Thylakoids of plants and cyanobacteria are able to transport folded or malformed proteins across tightly sealed membranes via a protein translocation system.
"A subset of lumen proteins is transported across the thylakoid membrane by a Sec-independent translocase that recognizes a twin-arginine motif in the targeting signal. A related system operates in bacteria, apparently for the export of redox cofactor-containing proteins. In this report we describe a key feature of this system, the ability to transport folded proteins. The thylakoidal system is able to transport dihydrofolate reductase (DHFR) when an appropriate signal is attached, and the transport efficiency is almost undiminished by the binding of folate analogs such as methotrexate that cause the protein to fold very tightly. The system is moreover able to transport DHFR into the lumen with methotrexate bound in the active site, demonstrating that the ΔpH-driven transport of large, native structures is possible by this pathway. However, correct folding is not a prerequisite for transport. Truncated, malfolded DHFR can be translocated by this system, as can physiological substrates that are severely malfolded by the incorporation of amino acid analogs." (Hynds et al. 1998:34868)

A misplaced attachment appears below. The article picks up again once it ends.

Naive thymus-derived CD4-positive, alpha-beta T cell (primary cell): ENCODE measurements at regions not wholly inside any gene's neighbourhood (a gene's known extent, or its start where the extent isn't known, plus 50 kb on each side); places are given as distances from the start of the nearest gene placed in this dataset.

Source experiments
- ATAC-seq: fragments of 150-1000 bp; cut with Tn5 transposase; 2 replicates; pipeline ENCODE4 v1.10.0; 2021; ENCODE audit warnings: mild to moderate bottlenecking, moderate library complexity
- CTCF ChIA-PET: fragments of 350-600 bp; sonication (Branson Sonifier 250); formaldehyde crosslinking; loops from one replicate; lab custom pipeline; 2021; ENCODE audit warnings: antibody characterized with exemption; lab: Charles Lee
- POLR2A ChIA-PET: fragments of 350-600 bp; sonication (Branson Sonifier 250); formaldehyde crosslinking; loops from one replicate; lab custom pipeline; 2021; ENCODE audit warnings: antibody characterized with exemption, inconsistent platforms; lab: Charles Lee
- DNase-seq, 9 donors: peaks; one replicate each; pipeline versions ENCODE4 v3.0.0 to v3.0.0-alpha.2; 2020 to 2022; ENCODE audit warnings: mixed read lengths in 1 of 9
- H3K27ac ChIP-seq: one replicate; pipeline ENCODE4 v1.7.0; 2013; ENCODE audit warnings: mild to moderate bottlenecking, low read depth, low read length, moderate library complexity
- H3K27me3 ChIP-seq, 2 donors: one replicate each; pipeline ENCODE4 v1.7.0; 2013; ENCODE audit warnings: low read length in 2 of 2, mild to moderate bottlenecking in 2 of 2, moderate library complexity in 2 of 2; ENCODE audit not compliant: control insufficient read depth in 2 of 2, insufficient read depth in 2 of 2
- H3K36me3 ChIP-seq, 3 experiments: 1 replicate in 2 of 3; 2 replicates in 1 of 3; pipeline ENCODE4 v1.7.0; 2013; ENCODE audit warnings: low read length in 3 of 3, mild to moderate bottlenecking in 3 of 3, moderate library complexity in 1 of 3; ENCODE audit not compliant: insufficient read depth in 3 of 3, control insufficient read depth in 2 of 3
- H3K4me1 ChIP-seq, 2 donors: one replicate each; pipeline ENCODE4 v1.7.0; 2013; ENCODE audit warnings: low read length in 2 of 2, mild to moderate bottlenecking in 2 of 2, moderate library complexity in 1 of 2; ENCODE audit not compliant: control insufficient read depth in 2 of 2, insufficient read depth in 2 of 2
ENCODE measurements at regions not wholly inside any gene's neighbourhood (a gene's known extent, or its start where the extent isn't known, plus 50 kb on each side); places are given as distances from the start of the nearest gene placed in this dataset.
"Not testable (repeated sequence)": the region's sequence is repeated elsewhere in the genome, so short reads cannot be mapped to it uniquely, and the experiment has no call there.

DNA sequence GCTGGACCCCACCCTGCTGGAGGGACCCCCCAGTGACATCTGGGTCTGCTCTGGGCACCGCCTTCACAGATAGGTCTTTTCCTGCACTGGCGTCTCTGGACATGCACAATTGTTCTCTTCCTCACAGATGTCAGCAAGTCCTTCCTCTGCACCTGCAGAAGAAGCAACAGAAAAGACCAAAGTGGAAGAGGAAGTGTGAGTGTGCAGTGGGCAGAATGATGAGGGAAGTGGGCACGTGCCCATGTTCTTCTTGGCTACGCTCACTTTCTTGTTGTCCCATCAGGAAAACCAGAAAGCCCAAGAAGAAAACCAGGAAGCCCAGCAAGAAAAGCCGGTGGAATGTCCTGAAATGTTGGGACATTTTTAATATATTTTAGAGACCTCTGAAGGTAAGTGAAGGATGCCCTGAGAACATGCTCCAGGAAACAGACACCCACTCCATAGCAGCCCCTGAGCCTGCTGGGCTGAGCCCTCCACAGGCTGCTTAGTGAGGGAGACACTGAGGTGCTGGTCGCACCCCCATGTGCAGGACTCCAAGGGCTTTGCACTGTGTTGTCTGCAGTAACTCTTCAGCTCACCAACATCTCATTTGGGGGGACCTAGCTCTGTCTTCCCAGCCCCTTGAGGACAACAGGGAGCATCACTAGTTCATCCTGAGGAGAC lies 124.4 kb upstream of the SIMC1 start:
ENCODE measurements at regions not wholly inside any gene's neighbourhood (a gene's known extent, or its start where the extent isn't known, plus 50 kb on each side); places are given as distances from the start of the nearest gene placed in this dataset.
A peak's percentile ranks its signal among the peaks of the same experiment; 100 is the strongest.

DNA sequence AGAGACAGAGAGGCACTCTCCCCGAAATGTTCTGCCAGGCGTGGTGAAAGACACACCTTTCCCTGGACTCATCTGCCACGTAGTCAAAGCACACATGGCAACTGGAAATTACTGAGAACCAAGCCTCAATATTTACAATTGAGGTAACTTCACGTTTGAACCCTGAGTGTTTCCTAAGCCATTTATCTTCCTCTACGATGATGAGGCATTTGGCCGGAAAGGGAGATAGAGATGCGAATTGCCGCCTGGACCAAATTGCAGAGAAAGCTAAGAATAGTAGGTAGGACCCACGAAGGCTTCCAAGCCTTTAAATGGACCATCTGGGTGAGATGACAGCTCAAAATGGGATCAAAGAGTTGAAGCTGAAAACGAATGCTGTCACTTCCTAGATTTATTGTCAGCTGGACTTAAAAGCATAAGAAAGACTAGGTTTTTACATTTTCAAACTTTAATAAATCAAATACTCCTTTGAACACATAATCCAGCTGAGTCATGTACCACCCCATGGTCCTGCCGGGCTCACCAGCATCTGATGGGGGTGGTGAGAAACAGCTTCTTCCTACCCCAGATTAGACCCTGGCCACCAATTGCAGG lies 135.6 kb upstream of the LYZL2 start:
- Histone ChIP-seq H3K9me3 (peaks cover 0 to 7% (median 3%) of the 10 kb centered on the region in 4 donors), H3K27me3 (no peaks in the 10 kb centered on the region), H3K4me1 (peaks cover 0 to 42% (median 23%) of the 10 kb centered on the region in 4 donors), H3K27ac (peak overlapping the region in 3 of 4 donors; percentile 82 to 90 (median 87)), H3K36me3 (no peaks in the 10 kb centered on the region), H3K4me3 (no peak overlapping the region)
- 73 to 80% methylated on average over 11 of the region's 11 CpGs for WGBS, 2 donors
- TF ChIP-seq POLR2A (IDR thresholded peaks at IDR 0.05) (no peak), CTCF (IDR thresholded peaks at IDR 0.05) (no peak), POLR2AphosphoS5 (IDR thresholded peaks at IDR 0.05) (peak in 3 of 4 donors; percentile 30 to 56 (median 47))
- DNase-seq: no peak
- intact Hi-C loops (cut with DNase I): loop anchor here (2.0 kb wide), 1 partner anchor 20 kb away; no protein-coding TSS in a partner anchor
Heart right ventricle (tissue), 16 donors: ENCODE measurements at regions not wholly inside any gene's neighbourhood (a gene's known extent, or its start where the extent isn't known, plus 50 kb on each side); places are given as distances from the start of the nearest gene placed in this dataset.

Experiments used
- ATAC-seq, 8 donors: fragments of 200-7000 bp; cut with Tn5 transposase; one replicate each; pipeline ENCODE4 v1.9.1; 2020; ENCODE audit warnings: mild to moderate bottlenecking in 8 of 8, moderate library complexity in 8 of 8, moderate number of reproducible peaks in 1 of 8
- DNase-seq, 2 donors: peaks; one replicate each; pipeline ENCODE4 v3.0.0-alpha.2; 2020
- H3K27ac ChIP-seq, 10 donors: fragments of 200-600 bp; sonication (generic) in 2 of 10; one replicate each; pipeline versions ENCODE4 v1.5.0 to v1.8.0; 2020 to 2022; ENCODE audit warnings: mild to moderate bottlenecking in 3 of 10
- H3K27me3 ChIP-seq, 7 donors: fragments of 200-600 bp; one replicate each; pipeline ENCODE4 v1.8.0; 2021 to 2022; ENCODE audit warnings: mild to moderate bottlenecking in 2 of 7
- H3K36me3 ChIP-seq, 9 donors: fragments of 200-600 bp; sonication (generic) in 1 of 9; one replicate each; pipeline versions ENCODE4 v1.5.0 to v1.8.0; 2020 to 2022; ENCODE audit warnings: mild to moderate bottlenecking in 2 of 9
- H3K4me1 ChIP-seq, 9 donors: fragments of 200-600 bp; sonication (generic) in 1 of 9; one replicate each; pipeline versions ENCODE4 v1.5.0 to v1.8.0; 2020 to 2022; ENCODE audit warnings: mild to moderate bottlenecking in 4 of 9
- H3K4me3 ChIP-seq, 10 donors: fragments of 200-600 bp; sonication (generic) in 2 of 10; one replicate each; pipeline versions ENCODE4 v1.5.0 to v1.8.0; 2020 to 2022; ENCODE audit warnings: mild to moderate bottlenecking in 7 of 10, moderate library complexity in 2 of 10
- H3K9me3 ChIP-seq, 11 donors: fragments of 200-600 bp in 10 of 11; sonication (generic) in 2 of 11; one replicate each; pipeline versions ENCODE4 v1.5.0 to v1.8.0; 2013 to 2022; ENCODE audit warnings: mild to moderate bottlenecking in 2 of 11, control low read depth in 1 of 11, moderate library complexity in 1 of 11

Learn more about this functional adaptation.
- Hynds, P. J.; Robinson, D.; Robinson, C. 1998. The Sec-independent Twin-arginine Translocation System Can Transport Both Tightly Folded and Malfolded Proteins across the Thylakoid Membrane. Journal of Biological Chemistry. 273(52): 34868-34874.
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